Logo Luke Johnson Youth minister @staidanchurch, webmaker @codigoworks, founder @getliturgized,
papa, godfather, Canadian, Homo Eucharisticus

Aunty Bonnie died today.

My life has been marked in deep and lasting ways by my Aunty Bonnie. She was a person of immense passion, voracious joy, and twinkle-eyed mischief. Living her life through the lens of mental disability meant that she met the world always with childlike excitement and contagious earnestness. In my own life, moments with Bonnie have been like the lights on a Christmas tree — making everything more dear, more merry, more memorable.

I remember visits with Bonnie when I was very little, her squeals of delight and her squishing hugs as she met us at the door. “Come here, you, and hug your aunty!” I remember at 6 or 7 sitting somewhat nervously next to this loud, unabashed aunt who was adorned always in peacock blue and layers of beaded necklaces. She’d lean toward me with an intense look in her eye and say, “I have some important questions for you, so listen up!”, and then spend several minutes interrogating me to make sure that I really do read my Bible like a good boy. Many years later, after I was married, Bonnie noticed the backs of Jenn’s shoes were frayed. Not understanding that this was a style and that these shoes had been purchased that way, Bonnie tugged disapprovingly on my arm and asserted, “Luke! Buy your wife some new shoes! Just look at that! Next I bet I’ll find holes in her socks! C’mon, man! Get with it!”

I don’t think I’ve met a person who loved music more than Bonnie. She spent hours at the keyboard, playing and singing her favourite hymns and country songs, and writing a library’s worth of her own. Each was performed with the jocular, crashing gusto that typified the all-out joy that powered her life. I remember the enthusiastic response of the crowd at my aunt Sherrill’s and uncle Jason’s wedding reception as Bonnie played song after song, enthralled to be center stage before a captive audience.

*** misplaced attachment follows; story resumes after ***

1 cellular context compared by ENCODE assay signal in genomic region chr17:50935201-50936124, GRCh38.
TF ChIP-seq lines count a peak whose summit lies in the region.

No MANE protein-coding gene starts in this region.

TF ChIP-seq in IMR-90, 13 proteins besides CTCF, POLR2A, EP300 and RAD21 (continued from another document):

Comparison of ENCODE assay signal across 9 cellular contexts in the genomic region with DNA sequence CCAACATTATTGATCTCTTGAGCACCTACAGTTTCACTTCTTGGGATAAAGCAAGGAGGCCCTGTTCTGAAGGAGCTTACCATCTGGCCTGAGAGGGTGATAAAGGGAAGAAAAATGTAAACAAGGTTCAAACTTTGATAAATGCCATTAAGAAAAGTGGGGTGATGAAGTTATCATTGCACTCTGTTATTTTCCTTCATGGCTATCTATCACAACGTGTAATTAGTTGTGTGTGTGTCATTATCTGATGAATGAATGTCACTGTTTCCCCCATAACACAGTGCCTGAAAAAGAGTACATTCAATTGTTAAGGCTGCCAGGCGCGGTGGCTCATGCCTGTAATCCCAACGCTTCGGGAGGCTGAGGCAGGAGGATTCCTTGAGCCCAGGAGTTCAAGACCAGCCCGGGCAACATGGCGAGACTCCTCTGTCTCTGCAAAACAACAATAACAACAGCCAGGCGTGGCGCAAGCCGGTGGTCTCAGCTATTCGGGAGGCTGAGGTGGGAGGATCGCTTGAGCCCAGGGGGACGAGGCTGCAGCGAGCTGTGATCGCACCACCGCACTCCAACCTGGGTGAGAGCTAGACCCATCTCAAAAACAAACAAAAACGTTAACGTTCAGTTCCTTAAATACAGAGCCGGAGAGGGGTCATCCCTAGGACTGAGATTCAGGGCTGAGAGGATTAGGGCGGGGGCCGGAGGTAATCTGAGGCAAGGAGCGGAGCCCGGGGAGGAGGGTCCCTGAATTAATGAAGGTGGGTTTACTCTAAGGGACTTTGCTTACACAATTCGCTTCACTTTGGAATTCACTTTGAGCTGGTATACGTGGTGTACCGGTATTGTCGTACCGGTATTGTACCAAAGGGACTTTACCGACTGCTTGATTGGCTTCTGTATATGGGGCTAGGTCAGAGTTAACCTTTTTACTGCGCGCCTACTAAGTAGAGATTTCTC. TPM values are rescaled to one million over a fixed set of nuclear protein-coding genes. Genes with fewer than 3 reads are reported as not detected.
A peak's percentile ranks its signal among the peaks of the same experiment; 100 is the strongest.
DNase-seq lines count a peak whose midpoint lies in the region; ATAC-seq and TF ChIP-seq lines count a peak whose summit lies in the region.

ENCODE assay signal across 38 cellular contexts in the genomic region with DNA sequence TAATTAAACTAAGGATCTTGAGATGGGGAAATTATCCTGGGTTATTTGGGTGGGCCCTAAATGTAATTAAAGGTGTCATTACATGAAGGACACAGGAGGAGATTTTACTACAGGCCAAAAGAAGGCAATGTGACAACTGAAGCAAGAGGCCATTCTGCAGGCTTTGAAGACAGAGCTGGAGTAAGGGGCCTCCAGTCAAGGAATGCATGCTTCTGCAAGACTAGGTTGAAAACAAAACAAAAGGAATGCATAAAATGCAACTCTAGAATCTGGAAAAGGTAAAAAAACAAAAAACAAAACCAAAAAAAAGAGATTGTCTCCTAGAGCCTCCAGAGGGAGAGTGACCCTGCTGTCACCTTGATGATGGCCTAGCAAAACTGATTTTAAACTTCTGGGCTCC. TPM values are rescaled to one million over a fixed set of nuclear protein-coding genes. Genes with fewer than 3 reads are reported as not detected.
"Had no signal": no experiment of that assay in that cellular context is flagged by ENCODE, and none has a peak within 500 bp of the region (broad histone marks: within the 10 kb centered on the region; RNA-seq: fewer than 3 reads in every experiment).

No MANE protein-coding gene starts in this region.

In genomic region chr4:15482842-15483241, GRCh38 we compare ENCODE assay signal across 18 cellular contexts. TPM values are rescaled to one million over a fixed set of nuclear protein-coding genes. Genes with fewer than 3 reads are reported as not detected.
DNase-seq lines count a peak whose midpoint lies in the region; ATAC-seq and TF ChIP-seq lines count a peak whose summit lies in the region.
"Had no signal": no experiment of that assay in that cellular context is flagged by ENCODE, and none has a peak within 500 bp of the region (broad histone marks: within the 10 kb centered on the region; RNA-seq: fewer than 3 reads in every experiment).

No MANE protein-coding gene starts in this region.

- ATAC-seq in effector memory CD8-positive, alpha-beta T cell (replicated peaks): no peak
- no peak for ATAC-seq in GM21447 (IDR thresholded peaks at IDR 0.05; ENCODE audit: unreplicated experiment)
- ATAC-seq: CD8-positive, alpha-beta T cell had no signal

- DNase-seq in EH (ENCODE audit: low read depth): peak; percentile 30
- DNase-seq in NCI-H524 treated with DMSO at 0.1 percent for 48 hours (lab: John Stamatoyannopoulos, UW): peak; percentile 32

Bonnie has permanently defined for me what “Christmas cheer” means. Every Christmastime spent at my grandparents’ house was peppered by Bonnie’s thunderous celebration. I don’t think there is a single Christmas carol in existence that doesn’t first run through my head in Bonnie’s voice. (Feliz Navidad in particular!) In her own funny way, Bonnie taught me what joy looks like.

I remember when Bonnie and Shawn got married in my grandparents’ living room. As the ringbearer, and as a 10 year old, I was doing my upmost to pay attention. But I still managed to lose the rings down the back of the armchair I was sitting on. The first half of the ceremony blazed by while my frantic fingers groped wildly behind my back in every crack, crevice, and cushion — and, with enormous relief, pulled the rings out just as the pastor said, “The rings please.”

I also remember that faithless pastor commenting afterwards, “I give them 6 months,” figuring two people with mental disabilities couldn’t possibly sustain a marriage for any significant length of time. But the ensuing decades proved him wrong. While visits with Bonnie and Shawn could be awkward at times, their earnest excitement to welcome us into their home easily outmatches any welcome I’ve received anywhere since. If other people’s joy bubbles, I think it’s fair to say that Bonnie’s boiled.

I remember her funny but so-intentional prayers at the end of every visit — gathering us in a circle and joining hands, and praying that we’d learn to trust the Lord, because, as she used to say, “Life isn’t always a bowl of strawberries.” Us kids would share winks and have to suppress vibrations of burgeoning giggles. But those moments also produced surges of love and appreciation for this woman who cared so fiercely for each of us. Bonnie expressed love through a bullhorn.

I thank God for Bonnie. What would our family have been had she not been part of it? Or if she had not been just as she was? As Bonnie’s nephews and nieces, we had front-row seats in a day-by-day class on how to detect when people need extra support, on how to extend dignity, grace, love, and equal footing. Life with Bonnie has taught me how to care for people, how to notice people. And Bonnie’s life has taught me that voracious joy can fit in this world, and that sometimes you just have to give into it and sing with all your might.

In the death of Bonita, the world truly has lost something beautiful. While the bowl of strawberries might be less than full today, I can only imagine the raucous shouts of joy one sunshiny soul made this night as she left a tired body and plunged headlong into the Life that pulsed so vibrantly in her all this time.

Rest eternal grant to Bonita, O Lord;
And let light perpetual shine upon her.
May her soul, and the souls of all the departed,
through the mercy of God, rest in peace. Amen.